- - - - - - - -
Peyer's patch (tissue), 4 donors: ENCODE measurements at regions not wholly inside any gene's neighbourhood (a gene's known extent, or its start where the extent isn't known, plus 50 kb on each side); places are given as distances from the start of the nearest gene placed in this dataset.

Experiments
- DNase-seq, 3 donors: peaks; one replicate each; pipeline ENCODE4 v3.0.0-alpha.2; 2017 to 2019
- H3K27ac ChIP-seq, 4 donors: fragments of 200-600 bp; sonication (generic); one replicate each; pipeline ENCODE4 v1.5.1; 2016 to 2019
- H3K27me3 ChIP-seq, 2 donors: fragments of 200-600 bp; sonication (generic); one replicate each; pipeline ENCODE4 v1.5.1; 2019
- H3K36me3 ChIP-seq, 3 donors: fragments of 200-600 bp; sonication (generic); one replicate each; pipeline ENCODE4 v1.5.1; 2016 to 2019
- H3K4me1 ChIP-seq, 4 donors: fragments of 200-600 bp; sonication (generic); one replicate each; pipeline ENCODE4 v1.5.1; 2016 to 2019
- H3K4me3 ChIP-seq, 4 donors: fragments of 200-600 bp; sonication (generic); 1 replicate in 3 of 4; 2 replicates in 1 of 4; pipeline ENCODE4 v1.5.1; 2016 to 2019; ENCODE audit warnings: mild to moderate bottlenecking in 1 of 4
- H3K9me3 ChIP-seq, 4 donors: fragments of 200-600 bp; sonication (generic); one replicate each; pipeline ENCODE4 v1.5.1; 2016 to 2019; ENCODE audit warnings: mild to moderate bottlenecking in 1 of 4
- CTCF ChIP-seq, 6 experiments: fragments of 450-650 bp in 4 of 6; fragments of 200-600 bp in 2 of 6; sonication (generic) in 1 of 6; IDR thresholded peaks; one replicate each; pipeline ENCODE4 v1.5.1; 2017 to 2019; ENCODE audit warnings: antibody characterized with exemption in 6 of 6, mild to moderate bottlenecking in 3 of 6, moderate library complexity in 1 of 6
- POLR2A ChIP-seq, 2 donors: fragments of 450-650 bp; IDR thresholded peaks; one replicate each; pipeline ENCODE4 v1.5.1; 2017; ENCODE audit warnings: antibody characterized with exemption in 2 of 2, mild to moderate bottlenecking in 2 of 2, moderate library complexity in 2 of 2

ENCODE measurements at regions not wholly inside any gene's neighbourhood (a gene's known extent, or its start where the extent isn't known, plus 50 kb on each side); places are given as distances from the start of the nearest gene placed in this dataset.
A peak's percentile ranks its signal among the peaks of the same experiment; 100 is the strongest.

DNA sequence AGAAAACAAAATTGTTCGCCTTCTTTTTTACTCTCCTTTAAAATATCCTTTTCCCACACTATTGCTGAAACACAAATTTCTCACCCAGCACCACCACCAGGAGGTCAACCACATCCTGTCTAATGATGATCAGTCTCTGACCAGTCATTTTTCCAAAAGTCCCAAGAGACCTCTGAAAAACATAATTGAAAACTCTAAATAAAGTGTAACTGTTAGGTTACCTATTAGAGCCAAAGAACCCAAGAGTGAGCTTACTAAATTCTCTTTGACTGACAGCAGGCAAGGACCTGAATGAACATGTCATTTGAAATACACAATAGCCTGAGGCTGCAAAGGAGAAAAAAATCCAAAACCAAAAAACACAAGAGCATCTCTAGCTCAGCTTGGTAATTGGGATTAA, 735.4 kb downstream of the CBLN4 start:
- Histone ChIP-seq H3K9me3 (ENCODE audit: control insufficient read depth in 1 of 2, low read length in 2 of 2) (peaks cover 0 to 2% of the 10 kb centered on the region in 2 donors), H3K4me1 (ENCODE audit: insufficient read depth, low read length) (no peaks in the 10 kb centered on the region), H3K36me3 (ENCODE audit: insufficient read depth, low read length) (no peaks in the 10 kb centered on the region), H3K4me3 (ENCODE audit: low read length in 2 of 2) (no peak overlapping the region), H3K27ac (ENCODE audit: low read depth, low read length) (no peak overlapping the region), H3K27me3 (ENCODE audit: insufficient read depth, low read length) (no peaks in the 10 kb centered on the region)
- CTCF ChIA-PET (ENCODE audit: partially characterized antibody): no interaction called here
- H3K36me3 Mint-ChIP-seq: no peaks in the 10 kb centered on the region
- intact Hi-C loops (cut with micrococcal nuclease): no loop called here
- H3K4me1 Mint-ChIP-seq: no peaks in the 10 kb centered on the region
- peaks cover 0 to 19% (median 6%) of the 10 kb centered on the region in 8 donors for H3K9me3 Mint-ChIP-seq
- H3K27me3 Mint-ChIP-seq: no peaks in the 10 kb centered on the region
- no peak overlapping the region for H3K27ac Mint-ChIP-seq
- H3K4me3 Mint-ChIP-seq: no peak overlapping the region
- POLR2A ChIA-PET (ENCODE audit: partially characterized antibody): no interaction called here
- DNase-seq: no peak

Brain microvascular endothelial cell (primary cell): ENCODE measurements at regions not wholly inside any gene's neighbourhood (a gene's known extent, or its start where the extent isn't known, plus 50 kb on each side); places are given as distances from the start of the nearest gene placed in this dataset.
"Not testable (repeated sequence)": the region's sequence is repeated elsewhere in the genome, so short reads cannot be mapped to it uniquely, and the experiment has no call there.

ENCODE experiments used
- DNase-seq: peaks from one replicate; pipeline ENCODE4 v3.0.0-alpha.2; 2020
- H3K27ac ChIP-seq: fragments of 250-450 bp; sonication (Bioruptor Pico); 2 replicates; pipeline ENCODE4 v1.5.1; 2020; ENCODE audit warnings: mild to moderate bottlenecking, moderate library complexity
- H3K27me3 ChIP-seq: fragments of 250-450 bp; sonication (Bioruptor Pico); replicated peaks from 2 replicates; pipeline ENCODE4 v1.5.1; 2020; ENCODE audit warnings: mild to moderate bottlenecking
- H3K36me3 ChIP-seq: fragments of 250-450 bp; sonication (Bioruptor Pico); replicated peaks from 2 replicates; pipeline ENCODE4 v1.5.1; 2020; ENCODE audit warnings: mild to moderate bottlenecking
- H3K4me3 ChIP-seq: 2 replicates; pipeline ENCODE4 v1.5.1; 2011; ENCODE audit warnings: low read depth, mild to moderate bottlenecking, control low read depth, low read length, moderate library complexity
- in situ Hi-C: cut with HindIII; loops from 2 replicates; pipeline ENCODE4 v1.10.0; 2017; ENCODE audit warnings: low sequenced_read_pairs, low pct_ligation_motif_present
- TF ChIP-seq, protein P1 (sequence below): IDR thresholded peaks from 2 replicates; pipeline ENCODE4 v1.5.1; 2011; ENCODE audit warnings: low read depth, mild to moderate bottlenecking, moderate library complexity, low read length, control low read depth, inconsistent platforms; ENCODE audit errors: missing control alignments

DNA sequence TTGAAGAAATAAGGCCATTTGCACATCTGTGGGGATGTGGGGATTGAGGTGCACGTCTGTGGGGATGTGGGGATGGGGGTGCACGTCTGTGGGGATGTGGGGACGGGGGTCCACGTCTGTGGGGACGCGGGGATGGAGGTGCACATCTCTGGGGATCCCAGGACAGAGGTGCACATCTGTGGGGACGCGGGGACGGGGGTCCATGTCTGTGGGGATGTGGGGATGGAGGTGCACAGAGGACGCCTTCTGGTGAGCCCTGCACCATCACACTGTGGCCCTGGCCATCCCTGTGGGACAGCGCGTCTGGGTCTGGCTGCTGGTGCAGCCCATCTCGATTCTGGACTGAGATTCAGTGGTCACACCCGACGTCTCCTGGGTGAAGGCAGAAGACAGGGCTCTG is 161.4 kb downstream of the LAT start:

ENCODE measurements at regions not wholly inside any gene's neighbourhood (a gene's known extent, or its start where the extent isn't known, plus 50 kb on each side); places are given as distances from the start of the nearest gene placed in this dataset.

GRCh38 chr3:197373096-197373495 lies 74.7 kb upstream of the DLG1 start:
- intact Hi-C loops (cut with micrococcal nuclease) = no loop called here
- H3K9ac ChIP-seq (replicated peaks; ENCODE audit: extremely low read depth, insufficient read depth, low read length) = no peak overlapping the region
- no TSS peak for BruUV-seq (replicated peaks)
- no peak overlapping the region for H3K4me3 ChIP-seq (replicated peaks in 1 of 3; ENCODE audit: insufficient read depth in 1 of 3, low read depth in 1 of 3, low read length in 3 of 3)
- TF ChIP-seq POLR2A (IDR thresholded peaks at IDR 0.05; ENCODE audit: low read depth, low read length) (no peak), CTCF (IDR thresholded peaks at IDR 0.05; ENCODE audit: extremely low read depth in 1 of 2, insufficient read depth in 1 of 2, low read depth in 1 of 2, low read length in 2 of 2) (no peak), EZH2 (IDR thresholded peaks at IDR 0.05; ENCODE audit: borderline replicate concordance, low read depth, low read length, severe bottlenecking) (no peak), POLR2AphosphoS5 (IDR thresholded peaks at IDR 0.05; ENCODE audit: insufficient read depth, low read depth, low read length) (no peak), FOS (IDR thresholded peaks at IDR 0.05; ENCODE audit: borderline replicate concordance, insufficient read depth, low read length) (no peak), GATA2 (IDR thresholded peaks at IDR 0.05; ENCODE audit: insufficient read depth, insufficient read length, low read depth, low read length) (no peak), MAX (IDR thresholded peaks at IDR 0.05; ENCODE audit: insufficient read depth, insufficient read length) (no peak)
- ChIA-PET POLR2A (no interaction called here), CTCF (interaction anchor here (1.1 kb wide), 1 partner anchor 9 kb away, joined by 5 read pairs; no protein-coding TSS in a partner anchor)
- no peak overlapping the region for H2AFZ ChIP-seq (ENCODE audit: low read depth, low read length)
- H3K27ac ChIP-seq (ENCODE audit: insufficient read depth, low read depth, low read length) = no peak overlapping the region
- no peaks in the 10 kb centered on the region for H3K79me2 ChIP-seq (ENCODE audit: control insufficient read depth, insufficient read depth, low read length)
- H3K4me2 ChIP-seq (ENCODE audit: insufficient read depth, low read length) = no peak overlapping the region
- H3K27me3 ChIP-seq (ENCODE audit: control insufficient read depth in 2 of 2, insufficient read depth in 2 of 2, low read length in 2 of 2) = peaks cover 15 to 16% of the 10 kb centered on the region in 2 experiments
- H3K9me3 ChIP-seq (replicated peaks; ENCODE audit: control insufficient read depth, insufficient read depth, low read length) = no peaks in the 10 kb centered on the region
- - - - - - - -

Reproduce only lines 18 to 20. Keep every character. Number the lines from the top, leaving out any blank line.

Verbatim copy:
- intact Hi-C loops (cut with micrococcal nuclease): no loop called here
- H3K4me1 Mint-ChIP-seq: no peaks in the 10 kb centered on the region
- peaks cover 0 to 19% (median 6%) of the 10 kb centered on the region in 8 donors for H3K9me3 Mint-ChIP-seq